Smoked pork belly burnt ends on top of Texas toast with two poached eggs and thousand island dressing
Two thin chicken parmesan cutlets piled up on garlic bread and topped with spicy giardiniera.
Hot dogs wrapped in spaghetti and deep fried, topped with a carbonara inspired eggy sauce, and lots of parm and black pepper. Served in a garlic bread bun!
A classic cornbread batter is poured over thinly sliced peaches in a cast iron skillet to make this peach basil upside down cornbread.
A club sandwich stacked high with fried green tomato, smoked ham, bacon, avocado, lettuce, and a spicy and tangy harissa mayo.
A calzone made from cornbread and stuffed with tons of cheese, spicy Italian sausage, and pickled jalapenos. Topped with butter and lots of honey.
Basil and chile peppers make a perfect red and green in these festive ricotta brownies.
After a trip to Nashville, I was craving hot chicken, but wanted to try it in taco form.
Bacon and brussel sprouts are a great twist on a classic carbonara. This yolk only recipe is super rich.
Last time I made Carbonara on here,(a long long time ago) I got harassed a bit in the comments for putting cream into the sauce. Honestly, I made a decent version of the dish, but just because I added a splash of cream, people got mad. I have looked since, and there are some really really awful and offensive versions of carbonara out there on the web with nothing but nice and happy comments, so I’m not sure why I was singled out. (might have been the aggressive cheesy bread?) Either way, when I was in Rome last week, I made it my duty to seek out some authentic carbonara and see what the fuss was about.
My journey led me first to a dish called Rigatoni Alla Gricia, followed by Bucatini Alla Amatriciana, and then Spaghetti Alla Carbonara. These dishes had 3 things in common. First, the pasta was very al dente. Like, to the point that I apparently didn’t know what al dente really meant, because the pasta was straight up crunching in my mouth. Second, lots of pecorino romano cheese, and third, ample bits of crispy guanciale, a cured meat similar to pancetta, but made with the jowl instead of the belly. Alla Gricia predates the other dishes by a long shot, and is sort of the vanilla of the three dishes. Add some tomatoes and chile flake, and you have Amatriciana, add some eggs instead, and there’s your carbonara.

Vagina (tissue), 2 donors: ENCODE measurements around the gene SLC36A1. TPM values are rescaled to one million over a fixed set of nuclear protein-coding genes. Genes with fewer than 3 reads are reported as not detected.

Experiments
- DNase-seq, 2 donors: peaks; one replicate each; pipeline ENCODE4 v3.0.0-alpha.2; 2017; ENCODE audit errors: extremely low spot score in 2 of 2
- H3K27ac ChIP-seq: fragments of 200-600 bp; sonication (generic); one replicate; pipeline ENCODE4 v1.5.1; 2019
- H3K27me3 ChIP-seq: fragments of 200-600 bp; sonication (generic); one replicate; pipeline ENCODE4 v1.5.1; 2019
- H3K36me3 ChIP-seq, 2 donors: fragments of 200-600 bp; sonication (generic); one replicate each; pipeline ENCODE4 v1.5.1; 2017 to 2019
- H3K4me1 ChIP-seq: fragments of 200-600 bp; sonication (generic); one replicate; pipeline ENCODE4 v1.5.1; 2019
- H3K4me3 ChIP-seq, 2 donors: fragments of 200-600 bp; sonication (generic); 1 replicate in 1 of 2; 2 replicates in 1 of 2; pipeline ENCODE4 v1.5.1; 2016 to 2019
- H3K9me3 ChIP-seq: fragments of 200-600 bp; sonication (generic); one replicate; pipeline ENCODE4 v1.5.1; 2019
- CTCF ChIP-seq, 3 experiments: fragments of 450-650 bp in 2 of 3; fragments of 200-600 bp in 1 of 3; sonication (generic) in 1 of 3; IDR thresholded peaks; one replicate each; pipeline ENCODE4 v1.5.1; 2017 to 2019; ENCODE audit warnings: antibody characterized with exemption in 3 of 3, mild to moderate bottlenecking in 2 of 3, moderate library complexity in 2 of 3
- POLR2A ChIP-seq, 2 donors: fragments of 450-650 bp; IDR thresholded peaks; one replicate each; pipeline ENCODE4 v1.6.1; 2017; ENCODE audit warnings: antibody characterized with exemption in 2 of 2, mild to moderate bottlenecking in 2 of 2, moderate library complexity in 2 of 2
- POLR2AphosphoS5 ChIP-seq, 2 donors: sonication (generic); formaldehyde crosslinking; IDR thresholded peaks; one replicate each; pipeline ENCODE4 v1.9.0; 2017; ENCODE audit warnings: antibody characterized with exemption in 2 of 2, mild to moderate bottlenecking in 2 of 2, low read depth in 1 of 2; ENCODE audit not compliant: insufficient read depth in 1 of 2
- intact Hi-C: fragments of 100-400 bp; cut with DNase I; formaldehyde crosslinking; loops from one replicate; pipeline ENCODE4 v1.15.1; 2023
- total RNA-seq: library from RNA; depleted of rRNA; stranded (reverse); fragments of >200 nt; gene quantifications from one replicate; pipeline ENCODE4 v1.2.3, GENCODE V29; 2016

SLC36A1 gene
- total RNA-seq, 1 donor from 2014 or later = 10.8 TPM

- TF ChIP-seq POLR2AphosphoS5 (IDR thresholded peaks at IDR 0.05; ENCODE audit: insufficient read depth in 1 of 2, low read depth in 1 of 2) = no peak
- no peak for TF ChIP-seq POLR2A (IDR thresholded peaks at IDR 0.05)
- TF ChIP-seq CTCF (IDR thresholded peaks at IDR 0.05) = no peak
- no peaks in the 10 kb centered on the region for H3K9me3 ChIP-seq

When I got home, I was dying to get into the kitchen to make these two dishes. I wanted to do it for redemption for my last carbonara post, but also to see if it was really just as simple as it seemed. These were my favorite two plates of food I had my entire time in Italy, could they really only take 20 minutes and 5 ingredients to make? You might be tempted to add onion or garlic like many recipes out there… DON’T DO IT! You may also think you can substitute pancetta or even bacon, (like 2008 Dan) but please please go out and find that guanciale. Then just take your time and enjoy cooking and eating something that has been made the same way for hundreds of years.
A savory cheesecake with ricotta and cheddar that is loaded with pasta, tomato, and basil.
When I was growing up, every time I went to my grandparents house, there would be a snack of cold congealed cubes of pasta with an eggy flavor that was sometimes flecked with pepperoni. Based on the adjectives I used to describe it, you could probably imagine that I wasn’t super fond of it. The rest of my family seemed to love it, so I always felt left out. We called it Pastere, but I can’t find any evidence of such a thing existing on the internet. This 4th of July, when I was asked to bring the Pastere to the picnic, I decided I would make sure that I made something I would like too! Armed with my grandma’s handwritten recipe I got to work.